In [31]:
```posterior2.plot(label='posterior')
decorate_bowls('Posterior after two vanilla cookies')

At this point the high-numbered bowls are the most likely because they contain the most vanilla cookies, and the low-numbered bowls have been all but eliminated.

But suppose we draw again and get a chocolate cookie. Here's the update:

```
In [32]:
```likelihood_chocolate = 1 - hypos/100
posterior3 = posterior2 * likelihood_chocolate
posterior3.normalize()

```
In [33]:
```posterior3.plot(label='posterior')
decorate_bowls('Posterior after 2 vanilla, 1 chocolate')

The peak of the posterior distribution is at Bowl 67, which corresponds to the fraction of vanilla cookies in the data we've observed, $2/3$.

The quantity with the highest posterior probability is called the **MAP**.

To compute the MAP, we can use the `Series`

method `idxmax`

:

```
In [34]:
```posterior3.idxmax()

Or `Pmf`

provides a more memorable name for the same thing:

```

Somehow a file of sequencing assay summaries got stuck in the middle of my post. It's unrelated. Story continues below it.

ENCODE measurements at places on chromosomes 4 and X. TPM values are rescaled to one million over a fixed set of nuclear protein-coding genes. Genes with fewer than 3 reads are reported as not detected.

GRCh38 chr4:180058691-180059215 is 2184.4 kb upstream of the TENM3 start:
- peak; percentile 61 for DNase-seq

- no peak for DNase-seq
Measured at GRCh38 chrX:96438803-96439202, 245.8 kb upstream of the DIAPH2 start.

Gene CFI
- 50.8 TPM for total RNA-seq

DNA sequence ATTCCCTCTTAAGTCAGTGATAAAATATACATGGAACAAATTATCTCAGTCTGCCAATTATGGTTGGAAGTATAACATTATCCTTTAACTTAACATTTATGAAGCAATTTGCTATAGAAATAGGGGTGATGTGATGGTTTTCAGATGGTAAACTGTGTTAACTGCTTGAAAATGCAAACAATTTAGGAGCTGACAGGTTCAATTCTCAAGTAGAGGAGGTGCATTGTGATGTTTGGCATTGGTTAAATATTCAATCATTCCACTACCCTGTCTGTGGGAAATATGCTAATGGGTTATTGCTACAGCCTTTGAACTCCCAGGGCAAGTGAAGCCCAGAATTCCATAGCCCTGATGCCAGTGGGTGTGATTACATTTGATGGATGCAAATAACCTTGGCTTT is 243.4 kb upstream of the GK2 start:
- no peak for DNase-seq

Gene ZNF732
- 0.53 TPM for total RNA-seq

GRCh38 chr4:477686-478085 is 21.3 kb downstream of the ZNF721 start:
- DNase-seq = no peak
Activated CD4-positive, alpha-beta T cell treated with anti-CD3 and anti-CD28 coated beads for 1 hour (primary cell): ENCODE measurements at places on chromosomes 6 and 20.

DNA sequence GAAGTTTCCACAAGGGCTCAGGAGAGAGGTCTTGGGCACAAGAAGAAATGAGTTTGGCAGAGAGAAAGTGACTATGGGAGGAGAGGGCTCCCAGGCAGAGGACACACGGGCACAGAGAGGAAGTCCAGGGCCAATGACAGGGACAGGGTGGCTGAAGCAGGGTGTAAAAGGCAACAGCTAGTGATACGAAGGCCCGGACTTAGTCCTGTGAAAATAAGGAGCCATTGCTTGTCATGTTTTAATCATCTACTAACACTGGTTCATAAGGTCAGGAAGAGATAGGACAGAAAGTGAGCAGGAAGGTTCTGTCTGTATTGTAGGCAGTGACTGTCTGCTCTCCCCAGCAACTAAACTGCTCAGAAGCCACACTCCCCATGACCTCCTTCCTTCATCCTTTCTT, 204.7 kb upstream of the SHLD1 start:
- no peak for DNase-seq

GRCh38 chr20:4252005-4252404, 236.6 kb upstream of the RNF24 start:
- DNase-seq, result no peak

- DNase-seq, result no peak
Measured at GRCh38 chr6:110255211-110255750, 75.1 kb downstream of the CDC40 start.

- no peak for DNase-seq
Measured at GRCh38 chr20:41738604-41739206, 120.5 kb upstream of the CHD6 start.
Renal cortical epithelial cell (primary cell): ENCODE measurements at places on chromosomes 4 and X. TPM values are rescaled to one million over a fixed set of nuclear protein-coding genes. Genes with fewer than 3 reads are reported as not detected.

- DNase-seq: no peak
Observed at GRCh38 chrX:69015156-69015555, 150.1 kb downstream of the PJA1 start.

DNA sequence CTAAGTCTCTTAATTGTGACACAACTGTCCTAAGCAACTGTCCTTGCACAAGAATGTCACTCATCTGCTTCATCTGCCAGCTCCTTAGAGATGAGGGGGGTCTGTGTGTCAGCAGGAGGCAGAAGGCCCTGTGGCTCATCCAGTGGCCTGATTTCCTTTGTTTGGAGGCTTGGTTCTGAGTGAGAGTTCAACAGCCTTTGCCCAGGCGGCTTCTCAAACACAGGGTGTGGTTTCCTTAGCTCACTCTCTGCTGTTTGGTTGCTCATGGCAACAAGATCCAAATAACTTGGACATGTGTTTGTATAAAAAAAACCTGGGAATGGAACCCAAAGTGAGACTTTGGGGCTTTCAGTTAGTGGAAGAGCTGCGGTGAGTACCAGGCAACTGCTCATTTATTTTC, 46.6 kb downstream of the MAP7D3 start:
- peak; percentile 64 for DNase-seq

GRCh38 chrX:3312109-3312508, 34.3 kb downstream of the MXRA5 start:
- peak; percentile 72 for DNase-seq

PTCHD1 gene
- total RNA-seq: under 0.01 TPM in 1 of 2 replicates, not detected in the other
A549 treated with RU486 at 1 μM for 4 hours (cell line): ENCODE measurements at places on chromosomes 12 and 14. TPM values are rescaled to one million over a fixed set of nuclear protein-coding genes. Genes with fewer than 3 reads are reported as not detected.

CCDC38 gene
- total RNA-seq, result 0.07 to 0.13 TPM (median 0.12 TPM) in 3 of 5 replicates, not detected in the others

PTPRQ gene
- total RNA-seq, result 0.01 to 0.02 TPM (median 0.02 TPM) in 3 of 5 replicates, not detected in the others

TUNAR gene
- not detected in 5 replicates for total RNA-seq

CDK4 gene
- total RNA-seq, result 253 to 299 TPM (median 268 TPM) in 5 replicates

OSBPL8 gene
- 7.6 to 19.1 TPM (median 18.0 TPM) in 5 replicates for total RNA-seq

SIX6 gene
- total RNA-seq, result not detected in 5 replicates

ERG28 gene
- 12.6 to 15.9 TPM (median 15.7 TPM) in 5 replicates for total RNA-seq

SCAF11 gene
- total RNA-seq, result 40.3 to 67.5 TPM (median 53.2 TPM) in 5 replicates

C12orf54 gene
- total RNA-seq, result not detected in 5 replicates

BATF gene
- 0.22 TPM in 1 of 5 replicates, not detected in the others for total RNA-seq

In [35]:
```posterior3.max_prob()

Here's a figure for the book.

```
In [36]:
```plt.figure(figsize=(4, 6))
plt.subplot(311)
prior.plot(label='prior', color='gray')
posterior1.plot(label='1 vanilla', color='C0')
plt.ylabel('PMF')
plt.title('101 Bowls')
plt.legend()
plt.subplot(312)
posterior2.plot(label='2 vanilla', color='C1')
plt.ylabel('PMF')
plt.legend()
plt.subplot(313)
posterior3.plot(label='2 vanilla, 1 chocolate', color='C2')
decorate_bowls('')
savefig('fig02-01')

Suppose I have a box with a 6-sided die, an 8-sided die, and a 12-sided die. I choose one of the dice at random, roll it, and report that the outcome is a 1. What is the probability that I chose the 6-sided die?

I'll use integers to represent the hypotheses, and I can make the prior distribution like this:

```
In [37]:
```hypos = [6, 8, 12]
prior = Pmf(1/3, hypos)
prior

Now we can compute the likelihood of the data and use it to compute the posterior distribution.

```
In [38]:
```likelihood1 = 1/6, 1/8, 1/12
posterior = prior * likelihood1
posterior.normalize()
posterior

```
In [39]:
```write_pmf(posterior, 'table02-02')

One note about the `Pmf`

class: if you multiply a `Pmf`

by a sequence, the result is a `Pmf`

:

```
In [40]:
```type(prior * likelihood1)

If you do it the other way around, the result is a `Series`

:

```
In [41]:
```type(likelihood1 * prior)

But you can use `Pmf`

to convert it back to a `Pmf`

:

```
In [42]: